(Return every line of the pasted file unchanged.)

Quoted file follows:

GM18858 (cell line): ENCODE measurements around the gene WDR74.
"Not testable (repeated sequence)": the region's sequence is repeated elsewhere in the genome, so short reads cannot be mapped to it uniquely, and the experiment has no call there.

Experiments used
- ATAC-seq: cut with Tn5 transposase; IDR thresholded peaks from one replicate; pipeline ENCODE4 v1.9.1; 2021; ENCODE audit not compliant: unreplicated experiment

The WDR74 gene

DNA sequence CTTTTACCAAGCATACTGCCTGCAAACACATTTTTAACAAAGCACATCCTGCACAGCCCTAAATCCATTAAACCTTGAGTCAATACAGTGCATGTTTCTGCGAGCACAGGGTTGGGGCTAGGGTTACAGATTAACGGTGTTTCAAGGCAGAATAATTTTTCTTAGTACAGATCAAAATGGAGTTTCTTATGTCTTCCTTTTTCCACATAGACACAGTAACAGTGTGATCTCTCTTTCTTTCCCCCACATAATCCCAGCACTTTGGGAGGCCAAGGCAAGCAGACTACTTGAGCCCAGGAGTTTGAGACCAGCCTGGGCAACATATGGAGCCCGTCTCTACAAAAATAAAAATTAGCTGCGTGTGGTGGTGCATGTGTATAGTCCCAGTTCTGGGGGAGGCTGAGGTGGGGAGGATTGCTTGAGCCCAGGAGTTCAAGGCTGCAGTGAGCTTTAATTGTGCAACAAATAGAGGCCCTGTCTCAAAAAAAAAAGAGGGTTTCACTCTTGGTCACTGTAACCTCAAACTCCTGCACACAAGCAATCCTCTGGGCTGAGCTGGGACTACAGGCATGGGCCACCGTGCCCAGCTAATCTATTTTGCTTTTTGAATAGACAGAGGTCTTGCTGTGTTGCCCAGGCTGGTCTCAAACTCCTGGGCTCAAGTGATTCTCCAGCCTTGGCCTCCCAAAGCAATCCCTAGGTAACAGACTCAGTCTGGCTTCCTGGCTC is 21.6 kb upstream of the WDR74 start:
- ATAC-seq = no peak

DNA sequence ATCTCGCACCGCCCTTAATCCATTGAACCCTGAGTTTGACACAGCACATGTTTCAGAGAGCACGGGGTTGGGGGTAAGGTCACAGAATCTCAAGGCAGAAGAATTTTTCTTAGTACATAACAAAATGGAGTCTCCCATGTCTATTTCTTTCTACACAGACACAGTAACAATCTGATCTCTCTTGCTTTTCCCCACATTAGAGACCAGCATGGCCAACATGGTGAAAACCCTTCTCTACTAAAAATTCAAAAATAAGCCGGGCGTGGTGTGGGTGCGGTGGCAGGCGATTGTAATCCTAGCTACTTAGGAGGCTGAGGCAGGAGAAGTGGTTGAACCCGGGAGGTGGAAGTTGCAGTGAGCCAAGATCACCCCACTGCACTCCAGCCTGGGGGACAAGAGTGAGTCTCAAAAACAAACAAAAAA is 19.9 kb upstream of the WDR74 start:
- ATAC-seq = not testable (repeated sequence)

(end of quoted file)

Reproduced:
GM18858 (cell line): ENCODE measurements around the gene WDR74.
"Not testable (repeated sequence)": the region's sequence is repeated elsewhere in the genome, so short reads cannot be mapped to it uniquely, and the experiment has no call there.

Experiments used
- ATAC-seq: cut with Tn5 transposase; IDR thresholded peaks from one replicate; pipeline ENCODE4 v1.9.1; 2021; ENCODE audit not compliant: unreplicated experiment

The WDR74 gene

DNA sequence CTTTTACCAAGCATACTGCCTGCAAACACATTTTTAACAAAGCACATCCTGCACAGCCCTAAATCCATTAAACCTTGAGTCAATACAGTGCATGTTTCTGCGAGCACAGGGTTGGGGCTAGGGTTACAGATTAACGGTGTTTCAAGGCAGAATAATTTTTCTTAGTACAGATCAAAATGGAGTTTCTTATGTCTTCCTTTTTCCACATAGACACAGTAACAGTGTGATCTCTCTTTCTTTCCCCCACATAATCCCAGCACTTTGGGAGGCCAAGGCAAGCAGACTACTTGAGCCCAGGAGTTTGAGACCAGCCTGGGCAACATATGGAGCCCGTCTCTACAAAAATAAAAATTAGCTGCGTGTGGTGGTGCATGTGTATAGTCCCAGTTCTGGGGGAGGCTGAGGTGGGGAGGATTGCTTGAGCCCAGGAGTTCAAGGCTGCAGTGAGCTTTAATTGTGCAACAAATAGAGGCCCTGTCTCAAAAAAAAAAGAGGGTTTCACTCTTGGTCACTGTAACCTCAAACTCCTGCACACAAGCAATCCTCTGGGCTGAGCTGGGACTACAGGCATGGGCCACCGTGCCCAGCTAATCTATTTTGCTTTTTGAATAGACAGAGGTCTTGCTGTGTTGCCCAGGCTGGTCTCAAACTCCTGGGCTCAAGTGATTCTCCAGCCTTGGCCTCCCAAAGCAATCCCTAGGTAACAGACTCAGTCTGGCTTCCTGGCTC is 21.6 kb upstream of the WDR74 start:
- ATAC-seq = no peak

DNA sequence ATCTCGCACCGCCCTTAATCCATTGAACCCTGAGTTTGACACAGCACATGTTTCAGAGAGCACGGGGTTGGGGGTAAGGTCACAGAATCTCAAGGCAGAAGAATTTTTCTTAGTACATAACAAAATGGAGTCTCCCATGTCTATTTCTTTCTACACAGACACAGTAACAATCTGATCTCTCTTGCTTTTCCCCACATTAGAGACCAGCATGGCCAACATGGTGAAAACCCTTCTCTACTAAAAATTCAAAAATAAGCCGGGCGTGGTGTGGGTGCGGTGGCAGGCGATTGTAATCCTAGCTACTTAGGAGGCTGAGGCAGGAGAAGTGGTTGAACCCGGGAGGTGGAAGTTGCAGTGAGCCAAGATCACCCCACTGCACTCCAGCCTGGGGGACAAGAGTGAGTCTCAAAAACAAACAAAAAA is 19.9 kb upstream of the WDR74 start:
- ATAC-seq = not testable (repeated sequence)